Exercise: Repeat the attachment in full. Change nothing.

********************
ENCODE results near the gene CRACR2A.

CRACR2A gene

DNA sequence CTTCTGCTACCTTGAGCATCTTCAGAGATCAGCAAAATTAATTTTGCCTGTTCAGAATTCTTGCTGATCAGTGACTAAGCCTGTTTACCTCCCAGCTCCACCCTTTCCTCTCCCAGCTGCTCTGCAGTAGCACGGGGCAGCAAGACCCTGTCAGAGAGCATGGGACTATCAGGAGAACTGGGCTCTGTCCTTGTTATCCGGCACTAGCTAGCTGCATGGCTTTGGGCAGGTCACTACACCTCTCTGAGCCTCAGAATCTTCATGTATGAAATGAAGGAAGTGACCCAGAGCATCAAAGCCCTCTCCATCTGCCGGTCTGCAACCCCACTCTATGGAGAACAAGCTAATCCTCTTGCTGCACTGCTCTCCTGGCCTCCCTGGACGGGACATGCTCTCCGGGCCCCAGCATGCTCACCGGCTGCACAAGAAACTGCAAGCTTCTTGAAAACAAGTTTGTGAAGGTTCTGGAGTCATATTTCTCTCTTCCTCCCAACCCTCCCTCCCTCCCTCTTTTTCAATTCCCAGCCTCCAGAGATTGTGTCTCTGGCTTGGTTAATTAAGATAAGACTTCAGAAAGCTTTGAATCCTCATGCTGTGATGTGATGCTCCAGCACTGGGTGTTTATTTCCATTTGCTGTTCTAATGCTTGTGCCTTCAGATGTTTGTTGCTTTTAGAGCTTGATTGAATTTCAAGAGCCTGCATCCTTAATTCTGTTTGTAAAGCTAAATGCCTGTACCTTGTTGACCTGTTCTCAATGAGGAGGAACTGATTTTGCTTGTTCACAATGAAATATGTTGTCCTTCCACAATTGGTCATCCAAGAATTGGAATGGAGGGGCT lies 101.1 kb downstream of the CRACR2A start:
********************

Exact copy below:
ENCODE results near the gene CRACR2A.

CRACR2A gene

DNA sequence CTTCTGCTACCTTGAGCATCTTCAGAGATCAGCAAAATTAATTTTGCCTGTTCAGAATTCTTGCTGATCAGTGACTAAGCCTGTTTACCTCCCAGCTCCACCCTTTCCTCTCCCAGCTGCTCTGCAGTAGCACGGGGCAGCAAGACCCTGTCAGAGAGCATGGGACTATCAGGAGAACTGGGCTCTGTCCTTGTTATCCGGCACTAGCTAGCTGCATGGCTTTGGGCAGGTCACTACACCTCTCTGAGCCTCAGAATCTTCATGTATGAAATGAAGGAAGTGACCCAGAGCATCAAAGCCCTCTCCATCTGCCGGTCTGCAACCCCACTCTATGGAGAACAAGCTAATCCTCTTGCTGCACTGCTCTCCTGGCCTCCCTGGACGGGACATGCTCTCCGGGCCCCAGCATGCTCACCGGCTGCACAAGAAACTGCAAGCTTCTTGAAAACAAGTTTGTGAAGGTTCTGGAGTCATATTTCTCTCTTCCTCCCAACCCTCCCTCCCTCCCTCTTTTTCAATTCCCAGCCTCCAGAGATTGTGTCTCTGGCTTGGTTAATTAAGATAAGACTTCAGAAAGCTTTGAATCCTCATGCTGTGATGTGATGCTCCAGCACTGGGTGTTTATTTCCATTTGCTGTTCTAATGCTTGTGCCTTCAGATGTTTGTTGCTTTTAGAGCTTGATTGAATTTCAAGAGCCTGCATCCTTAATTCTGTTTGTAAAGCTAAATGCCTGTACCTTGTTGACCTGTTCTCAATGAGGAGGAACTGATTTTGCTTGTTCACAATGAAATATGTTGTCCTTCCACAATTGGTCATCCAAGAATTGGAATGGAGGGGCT lies 101.1 kb downstream of the CRACR2A start: